This sounds dull and mechanical, but we are trying to produce an experience, an escape, possibly a dream for the reader, so it has to be as nearperfect as possible.
Looking forward to August Rock...

catdownunder said...

I do not write like that at all. I am a messy jumble I suspect. The story happens. I have no control over it. Eventually I get to the end and then I prowl through and correct things. After that I leave it for a while and then go back and tidy things up but I do not consciously think of plot or characters or grammar or style. I know I should but it never happens that way. Sigh...probably why you are published and I am not. :-)

JO said...

How many drafts - I don't count, I think I'd depress myself if I counted just how often I go over each manuscript. And I try to be reasonably organised with each edit, but somehow each time I work on it I see something different - so I can be concentrating on character and realise that a scene is in the wrong place.

So it's probably a good thing that the thought of editing doesn't fill me with dread. I enjoy watching a story grow from general scribble to something I know is the best I can possibly do.

Carys said...

Hi Liz,

Thank you for two great posts and your honesty about process. I just wondered if you had read any particularly invaluable books that helped you understand each breakdown of the editing journey that you mention? Any must have recommendations or ways to improve (Other than by reading a lot and widely I assume?) Thanks

liz fenwick said...

Alison...it is a sheer slog some days and I have no doubt that you will make to the other steps! :-)

Cat - we all have different ways of writing...thank goodness. No way is the right way or the wrong way....your time too will come x

JO - you reminded me of how scared of the editing process I used to be...now I've embraced it and *whispers* love it...I love seeing the story improve..!

lx

liz fenwick said...

Hi Carys...craft books...love them. But it has to be the right book at the right time if that makes sense.

So the one that first lifted my writing by reading it and working through was Sol Stein's Solutions for Writers. That book taught me how to make my writing leaner and how to show not tell.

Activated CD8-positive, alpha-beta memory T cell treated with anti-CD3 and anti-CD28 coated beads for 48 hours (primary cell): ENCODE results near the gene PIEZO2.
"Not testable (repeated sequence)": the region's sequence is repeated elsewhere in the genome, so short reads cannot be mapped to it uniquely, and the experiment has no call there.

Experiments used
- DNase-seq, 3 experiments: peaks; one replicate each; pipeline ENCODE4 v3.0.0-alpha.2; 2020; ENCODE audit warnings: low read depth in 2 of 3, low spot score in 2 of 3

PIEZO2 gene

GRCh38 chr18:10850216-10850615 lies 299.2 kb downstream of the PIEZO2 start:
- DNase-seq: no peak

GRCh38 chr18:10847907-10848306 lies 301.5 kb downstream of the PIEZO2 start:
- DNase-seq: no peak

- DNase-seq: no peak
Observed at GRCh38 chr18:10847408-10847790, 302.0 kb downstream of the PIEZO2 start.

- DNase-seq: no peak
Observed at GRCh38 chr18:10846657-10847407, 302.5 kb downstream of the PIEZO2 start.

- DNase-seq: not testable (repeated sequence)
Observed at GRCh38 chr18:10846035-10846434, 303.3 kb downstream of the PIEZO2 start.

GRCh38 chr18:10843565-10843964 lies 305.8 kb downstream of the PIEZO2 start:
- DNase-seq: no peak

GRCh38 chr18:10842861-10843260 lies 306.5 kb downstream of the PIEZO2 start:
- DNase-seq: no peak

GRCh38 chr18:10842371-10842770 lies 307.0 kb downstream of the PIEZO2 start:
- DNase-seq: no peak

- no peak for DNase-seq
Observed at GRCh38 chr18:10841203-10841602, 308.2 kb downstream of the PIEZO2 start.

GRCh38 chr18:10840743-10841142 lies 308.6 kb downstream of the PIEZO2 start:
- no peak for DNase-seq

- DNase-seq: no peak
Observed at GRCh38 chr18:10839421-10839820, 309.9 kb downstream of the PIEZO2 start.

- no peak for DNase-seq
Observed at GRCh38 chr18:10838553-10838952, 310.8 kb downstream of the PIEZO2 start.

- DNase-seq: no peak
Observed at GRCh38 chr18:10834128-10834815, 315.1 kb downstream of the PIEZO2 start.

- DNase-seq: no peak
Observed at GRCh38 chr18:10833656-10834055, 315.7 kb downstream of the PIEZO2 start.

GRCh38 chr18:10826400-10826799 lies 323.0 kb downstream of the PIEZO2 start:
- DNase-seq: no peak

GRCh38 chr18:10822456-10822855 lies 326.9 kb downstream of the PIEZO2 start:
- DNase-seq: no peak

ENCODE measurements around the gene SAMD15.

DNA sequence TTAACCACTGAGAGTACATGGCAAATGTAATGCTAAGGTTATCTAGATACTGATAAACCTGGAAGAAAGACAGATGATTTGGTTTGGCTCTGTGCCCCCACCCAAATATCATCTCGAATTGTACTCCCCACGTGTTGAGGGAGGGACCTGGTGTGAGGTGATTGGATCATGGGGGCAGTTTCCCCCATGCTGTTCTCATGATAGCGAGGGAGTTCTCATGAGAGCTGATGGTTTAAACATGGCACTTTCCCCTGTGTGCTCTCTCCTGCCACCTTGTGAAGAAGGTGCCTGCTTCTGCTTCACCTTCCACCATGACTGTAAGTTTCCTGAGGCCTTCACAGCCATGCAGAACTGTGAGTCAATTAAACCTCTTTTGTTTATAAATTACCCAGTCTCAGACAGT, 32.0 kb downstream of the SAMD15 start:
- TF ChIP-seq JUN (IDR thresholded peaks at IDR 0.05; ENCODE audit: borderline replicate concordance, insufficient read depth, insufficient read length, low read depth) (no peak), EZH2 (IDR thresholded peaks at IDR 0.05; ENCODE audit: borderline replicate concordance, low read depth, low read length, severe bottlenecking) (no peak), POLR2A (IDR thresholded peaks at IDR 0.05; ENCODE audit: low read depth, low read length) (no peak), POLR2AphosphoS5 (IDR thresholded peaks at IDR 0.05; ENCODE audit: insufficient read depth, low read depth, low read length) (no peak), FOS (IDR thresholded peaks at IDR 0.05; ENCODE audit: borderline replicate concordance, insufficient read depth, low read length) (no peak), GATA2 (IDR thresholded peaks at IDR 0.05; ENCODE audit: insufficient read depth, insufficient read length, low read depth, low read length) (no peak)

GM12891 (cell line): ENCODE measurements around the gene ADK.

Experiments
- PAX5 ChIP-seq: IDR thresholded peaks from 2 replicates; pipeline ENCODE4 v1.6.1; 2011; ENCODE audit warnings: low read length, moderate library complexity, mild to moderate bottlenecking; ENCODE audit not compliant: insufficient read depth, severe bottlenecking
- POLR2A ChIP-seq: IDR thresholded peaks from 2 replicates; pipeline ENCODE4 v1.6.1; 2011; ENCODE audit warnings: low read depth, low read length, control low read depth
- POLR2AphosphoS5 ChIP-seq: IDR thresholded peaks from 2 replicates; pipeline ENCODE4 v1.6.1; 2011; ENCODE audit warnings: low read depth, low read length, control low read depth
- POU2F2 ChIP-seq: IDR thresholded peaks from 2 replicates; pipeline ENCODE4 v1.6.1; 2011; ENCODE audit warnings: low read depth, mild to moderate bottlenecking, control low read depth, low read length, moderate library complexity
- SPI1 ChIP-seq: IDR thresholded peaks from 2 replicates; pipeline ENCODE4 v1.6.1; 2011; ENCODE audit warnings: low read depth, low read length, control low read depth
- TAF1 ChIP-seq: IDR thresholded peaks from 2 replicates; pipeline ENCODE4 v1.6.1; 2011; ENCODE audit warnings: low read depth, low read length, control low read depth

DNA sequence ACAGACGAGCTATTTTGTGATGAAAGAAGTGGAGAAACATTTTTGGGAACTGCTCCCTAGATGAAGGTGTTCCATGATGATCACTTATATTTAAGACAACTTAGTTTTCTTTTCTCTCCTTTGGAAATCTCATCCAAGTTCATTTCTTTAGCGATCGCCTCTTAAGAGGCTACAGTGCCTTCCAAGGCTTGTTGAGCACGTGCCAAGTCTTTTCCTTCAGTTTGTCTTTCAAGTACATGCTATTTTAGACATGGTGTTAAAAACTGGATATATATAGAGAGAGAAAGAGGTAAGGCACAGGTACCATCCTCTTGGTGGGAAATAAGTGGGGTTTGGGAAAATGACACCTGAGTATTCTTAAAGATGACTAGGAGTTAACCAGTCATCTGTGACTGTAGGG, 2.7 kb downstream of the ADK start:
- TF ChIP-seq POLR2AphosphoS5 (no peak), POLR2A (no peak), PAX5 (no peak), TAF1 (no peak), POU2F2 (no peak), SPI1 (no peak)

The I moved on to Donald Maass' Writing the Breakout Novel and Writing the Breakout Novel Workbook...fabulous to really work through like a workbook. I did the exercises and still do. His other book Fire in Fiction is never far from me. When I'm stuck I open it and do an exercise....

I loved Stephen King's On Writing but not when I first bought it...right book wrong time...

The other books that have helped are Jane Wenham-Jones' Wannabe a Writer and Sue Morcroft's Love Writing.

For industry information and the whole mystery of getting an agent and getting published ...From Pitch to Publication by Carole Blake (my agent but I had the book long before)

Hope that helps a bit
lx

Anita Chapman said...

Hi Liz,
I've found this post and your others on the same subject really interesting-thanks! I started writing book 2 recently and I've realised that leaving it for a bit and polishing book 1 is a good idea. Polishing is a refreshing break from writing a first draft. Hopefully when I return to Book 2 I'll be able to look at it with a fresh pair of eyes.

liz fenwick said...

Anita - it's amazing what you can see with even a short time break. We get so close and involved with our work...good luck with book 2.
lx

SofaJudgeJo said...

This has given me much hope. Returning over and over to my first draft, finding ways to improve the writing and story had me believing I had little talent. I honestly thought if I had natural ablility I would be able to nail my book first time around. Naive, I know, now.

Thank you for showing me that success can come from hard slog in conjunction with raw talent.

liz fenwick said...

SJS - I think persistence is the glue that makes the difference...keep writing and keep editing. Good luck!
lx